Being born in the late 1970’s, I didn’t grow into the horror nerd that I am until the mid-1980’s. At which time slasher films were all the rage, and I couldn’t get enough splatter and gore. My taste in horror hasn’t matured much since then. Give me a campy, gore filled romp like 2012’s STITCHES, and I’m in heaven.
With that being said, I’ve never been a huge fan of the GODZILLA franchise, it’s many spin-offs, kaiju , or any other giant monster movies. I wanted to understand what it is about these films that attracts people to them. I asked Harrison Smith, writer/director of the upcoming movie DEATH HOUSE. Here’s what he had to say about humanity’s love of giant monster movies.
The giant monster film, whether lizards, ants, apes or mega sharks and giant octopi continues to have an appeal. We’ve come a long way from the stop motion ’20s THE LOST WORLD and yet in some ways we haven’t because the appeal hasn’t really changed. The monster song remains the same. The financial success of the latest GODZILLA film in 2014 as well as the 2016 SHIN GODZILLA show the science fiction/fantasy sub genre is alive and well.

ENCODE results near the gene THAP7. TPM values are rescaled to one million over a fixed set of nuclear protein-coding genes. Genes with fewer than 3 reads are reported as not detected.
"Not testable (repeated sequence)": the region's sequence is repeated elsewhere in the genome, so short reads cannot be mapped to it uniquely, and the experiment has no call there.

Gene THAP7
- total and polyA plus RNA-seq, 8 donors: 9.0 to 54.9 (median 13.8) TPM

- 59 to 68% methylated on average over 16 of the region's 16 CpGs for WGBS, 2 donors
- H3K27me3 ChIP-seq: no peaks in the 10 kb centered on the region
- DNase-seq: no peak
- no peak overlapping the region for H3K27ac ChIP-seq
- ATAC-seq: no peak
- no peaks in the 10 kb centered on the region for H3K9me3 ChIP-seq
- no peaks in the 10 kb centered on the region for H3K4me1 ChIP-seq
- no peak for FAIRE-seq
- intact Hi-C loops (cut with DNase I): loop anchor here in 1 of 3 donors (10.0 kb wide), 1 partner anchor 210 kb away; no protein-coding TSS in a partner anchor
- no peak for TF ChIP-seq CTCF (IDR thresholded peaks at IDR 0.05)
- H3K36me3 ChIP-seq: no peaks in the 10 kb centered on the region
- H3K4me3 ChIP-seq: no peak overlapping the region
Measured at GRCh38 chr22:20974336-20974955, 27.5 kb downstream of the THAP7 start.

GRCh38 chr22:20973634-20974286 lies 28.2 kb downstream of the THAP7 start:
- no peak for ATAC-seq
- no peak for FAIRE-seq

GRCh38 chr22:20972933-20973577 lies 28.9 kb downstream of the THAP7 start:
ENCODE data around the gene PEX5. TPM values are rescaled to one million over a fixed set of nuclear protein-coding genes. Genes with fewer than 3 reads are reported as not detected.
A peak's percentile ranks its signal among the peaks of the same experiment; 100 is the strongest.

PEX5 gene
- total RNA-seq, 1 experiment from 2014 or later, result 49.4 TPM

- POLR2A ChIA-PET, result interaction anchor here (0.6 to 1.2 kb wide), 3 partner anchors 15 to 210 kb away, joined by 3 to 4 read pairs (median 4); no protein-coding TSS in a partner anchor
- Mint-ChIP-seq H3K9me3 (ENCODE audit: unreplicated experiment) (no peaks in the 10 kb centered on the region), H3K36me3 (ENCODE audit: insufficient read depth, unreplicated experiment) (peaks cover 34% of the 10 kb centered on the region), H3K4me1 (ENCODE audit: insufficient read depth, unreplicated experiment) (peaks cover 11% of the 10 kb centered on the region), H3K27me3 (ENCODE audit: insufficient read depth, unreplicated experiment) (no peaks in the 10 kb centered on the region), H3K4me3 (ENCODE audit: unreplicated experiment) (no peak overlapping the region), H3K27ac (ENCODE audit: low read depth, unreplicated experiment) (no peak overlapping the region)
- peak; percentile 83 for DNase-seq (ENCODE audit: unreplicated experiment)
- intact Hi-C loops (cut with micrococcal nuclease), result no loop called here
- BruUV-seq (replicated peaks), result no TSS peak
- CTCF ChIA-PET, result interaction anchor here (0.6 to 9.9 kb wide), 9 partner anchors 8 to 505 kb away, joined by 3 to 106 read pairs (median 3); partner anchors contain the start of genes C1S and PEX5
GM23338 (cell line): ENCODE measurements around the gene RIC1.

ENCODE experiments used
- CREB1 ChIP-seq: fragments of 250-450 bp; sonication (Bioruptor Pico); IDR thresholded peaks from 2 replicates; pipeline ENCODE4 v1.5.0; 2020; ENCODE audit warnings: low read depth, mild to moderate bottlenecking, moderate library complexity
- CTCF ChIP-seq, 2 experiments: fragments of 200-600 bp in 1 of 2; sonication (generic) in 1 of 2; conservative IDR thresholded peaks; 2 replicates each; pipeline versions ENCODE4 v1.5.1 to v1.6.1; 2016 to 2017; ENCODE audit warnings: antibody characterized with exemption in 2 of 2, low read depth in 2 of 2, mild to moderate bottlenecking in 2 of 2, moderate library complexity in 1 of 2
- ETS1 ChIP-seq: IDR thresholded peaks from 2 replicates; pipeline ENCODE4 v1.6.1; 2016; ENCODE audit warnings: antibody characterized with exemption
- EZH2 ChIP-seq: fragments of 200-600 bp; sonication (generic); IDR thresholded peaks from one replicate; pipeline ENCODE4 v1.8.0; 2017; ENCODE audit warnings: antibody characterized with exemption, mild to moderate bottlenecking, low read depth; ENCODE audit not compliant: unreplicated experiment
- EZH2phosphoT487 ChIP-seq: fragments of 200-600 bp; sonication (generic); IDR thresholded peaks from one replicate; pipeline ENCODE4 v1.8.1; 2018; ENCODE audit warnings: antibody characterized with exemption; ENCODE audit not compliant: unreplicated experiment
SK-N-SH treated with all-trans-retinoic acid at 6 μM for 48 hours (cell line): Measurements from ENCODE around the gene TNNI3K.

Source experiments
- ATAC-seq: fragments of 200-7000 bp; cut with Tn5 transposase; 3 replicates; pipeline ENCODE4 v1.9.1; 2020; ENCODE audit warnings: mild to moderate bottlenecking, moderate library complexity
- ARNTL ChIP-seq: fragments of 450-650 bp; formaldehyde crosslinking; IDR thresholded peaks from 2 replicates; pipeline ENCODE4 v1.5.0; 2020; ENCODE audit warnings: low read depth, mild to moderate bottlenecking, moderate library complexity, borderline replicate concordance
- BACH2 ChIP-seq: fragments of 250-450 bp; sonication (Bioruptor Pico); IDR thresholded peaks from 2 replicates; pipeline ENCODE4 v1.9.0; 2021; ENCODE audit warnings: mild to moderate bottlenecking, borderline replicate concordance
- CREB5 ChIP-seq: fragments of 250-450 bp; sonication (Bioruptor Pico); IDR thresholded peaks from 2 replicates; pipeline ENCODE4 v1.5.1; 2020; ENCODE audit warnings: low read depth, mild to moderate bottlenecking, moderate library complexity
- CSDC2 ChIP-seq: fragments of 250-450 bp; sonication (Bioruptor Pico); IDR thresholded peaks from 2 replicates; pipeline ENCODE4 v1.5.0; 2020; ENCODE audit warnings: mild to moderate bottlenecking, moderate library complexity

I think the endurance of the giant monster movie in some way is attributed to the people wanting something bigger than themselves. Most of these films fight back against what makes us, as a species, “big:” our technology.
We build big buildings and giant apes scale and trash them. We split the atom and giant lizards and ants smack us down for our hubris. We pollute our waters and lands and nature strikes back. The giant monster movie is cinema’s way of reminding humankind of our real place in the universe.
We want to be slapped back. We want to be punished for our arrogance and recklessness against the earth. We know we are fucking things up and these giant monster films are a kind of cinematic masochism. We love watching our cities destroyed, our people stomped, our technology rendered useless.
We welcome the spanking. We pay money for it. We continue to ask for more.
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Tags: Death House, GODZILLA, Harrison Smith, Kaiju Week, The Lost World